Brachycephalic dogsJake, like all brachycephalic dogs is especially sensitive to environmental temperatures. He simply is not suited to extreme cold or heat. As his caretaker and pet parent, it is my responsibility to ensure that Jake is comfortable at all times. But it goes beyond just loving him and wanting him comfortable. By choosing to share my life with our pug Jake, I made a commitment to do all I could to ensure his safety, health and happiness. In short his total wellbeing. In exchange for my commitment Jake has given me a new perspective, a more active lifestyle and a direction to focus my love and attention.

Oh yeah, and I don’t think a day goes by that the little fellow doesn’t give me something to smile about. 

This news brief, personal story and original photos from Donna Warnick about a lovable pug named Jake gives you a full picture of health issues and solutions for Pugs and other brachycephalic dogs so you can watch for symptoms and find strategies to take better care of your dog. 

Share this article with your friends and family so they will have the information they need to know about their Pug or any short-headed dog.  You can always depend on the best dog health strategies from Dog Health News.

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Dog Halloween Costumes: 5 Dog Clothes Health Warnings

Dog Halloween costumesDog Halloween costumes or any opportunity to dress up your dog can be entertaining for your whole family however there are potential health dangers to your dog if you choose the wrong outfit that could drive your dog mad and even worse, your dog might hurt herself by trying to tear off the costume and you may end up with an unplanned visit to your vet.

This news brief gives you health warnings about dog costumes for holidays like Halloween so you can take better care of your dog.

Dog Halloween Costumes: 5 Dangers When You Dress Up Your Dog

  1. Fabric – Your dog could have an allergic reaction to the material in a Halloween costume.  The signs to watch for are when your dog scratches or itches at her costume or you see a red rash.  One cause might be the fabric itself or the costume could have been washed with detergent and fabric softeners that your dog is allergic to.
  2. Dog Halloween costumesObjects on dog costumes – Your dog may not be happy about wearing a costume and she might chew at things like pom poms, strings, bells, feathers and wires.  If your dog accidentally swallows any parts of her dog Halloween costumes, you may end up in your local emergency animal hospital because your dog might require surgery to remove the foreign object.
  3. Costume fit – Your dog does not like to have extra clothing that feels tight or pinches your dog’s skin, face, tail, stomach, legs or neck.  Make sure that your dog’s costume fits loosely so your dog is not prone to a rash, irritation or swelling.  Your dog could become aggressive and chew at the costume to try and remove it.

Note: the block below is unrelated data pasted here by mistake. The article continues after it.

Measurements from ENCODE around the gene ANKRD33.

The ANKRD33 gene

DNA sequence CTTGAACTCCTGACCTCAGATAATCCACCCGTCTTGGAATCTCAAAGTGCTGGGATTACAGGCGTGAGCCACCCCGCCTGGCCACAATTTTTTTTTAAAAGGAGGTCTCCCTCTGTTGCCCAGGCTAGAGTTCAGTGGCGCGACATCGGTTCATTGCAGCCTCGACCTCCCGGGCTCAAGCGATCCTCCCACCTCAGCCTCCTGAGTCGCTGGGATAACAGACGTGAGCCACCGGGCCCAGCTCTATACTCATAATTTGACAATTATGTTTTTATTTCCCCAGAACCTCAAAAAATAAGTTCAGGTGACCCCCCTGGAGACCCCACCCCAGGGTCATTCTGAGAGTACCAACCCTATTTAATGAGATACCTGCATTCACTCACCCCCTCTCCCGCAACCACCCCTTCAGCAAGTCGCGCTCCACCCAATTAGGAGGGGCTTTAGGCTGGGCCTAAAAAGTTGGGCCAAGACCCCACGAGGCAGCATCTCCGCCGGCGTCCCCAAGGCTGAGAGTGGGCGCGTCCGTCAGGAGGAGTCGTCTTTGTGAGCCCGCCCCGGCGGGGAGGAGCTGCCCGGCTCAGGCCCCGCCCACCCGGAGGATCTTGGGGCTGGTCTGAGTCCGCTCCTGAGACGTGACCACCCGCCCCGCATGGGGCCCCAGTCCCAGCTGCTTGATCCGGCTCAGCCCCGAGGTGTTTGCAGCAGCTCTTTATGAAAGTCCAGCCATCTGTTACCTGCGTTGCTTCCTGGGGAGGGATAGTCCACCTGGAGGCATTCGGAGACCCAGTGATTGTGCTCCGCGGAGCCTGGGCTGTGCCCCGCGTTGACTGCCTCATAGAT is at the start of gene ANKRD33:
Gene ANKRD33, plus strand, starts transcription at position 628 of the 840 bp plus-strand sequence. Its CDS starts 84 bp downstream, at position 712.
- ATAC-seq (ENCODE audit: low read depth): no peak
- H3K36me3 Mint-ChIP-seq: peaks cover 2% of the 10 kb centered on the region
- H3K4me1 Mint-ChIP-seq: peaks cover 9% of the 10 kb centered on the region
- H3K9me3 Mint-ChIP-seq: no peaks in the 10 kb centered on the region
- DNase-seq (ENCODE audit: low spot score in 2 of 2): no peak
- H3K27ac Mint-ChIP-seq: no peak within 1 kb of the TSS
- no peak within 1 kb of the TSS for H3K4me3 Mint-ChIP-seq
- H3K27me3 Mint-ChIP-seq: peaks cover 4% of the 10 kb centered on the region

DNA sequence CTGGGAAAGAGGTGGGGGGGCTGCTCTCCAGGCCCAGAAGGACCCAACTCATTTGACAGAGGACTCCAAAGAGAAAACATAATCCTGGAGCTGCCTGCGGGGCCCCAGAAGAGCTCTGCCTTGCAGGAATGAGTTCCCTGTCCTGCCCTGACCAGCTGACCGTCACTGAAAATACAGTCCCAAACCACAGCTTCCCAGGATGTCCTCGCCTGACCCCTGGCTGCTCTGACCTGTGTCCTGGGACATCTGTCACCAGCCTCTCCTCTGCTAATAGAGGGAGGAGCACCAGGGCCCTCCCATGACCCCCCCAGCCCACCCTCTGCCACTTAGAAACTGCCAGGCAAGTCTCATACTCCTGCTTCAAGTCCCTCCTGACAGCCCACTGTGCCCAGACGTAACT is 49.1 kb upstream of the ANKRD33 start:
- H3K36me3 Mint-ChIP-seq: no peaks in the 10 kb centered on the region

4. Watchful eye – Your dog should not be left alone when she’s wearing a costume of any kind.  Risks range from your dog getting her dog Halloween costumes tangled on a fence or Dog Halloween costumesfurniture which could lead to an injury or life threatening situation like strangulation.  Additional dangers to your dog are chocolate, alcohol and treats that strangers or family members give your dog at parties and on holidays.
  5. Noise – Your dog may become anxious with all the noise and celebration that comes with holidays like Halloween and Christmas.

Tips on Holiday Clothing for Your Dog

• Keep it simple – Your dog will have a great holiday without the embellishments of foreign objects that feel uncomfortable on your dog’s body. 

• Keep your dog on a leash – The best strategy to use with dog Halloween costumes is to never leave your dog alone when your dog is Dog Halloween costumesdressed up and to keep your dog on a leash.  After the fun and photos, take off your dog’s outfit and let her relax and be safe.

• Keep your dog’s breed in mind – Let your dog enjoy the holidays without a costume if your dog is hyperactive or has any health issues like allergies.  You can add a leash with a holiday design or tie a colorful bandana around your dog’s neck to add fun for the holidays.

Note: Your dog will be safer if you keep her dog Halloween costumes on for a short time and remove it after you’ve taken photos or gone for a walk to show off your dog’s outfit. 

This news brief gives you the dangers of costumes for your dog and tips to keep your dog safe so you don’t take any chances with holiday decorations.  You also want to take precautions around holiday treats like chocolate which is toxic for your dog.

Dog Halloween costumesShare this article with your friends and family so they are informed about the potential dangers for their dog if they decide to dress their dog up for holiday fun.  You can always depend on the best dog health strategies from Dog Health News.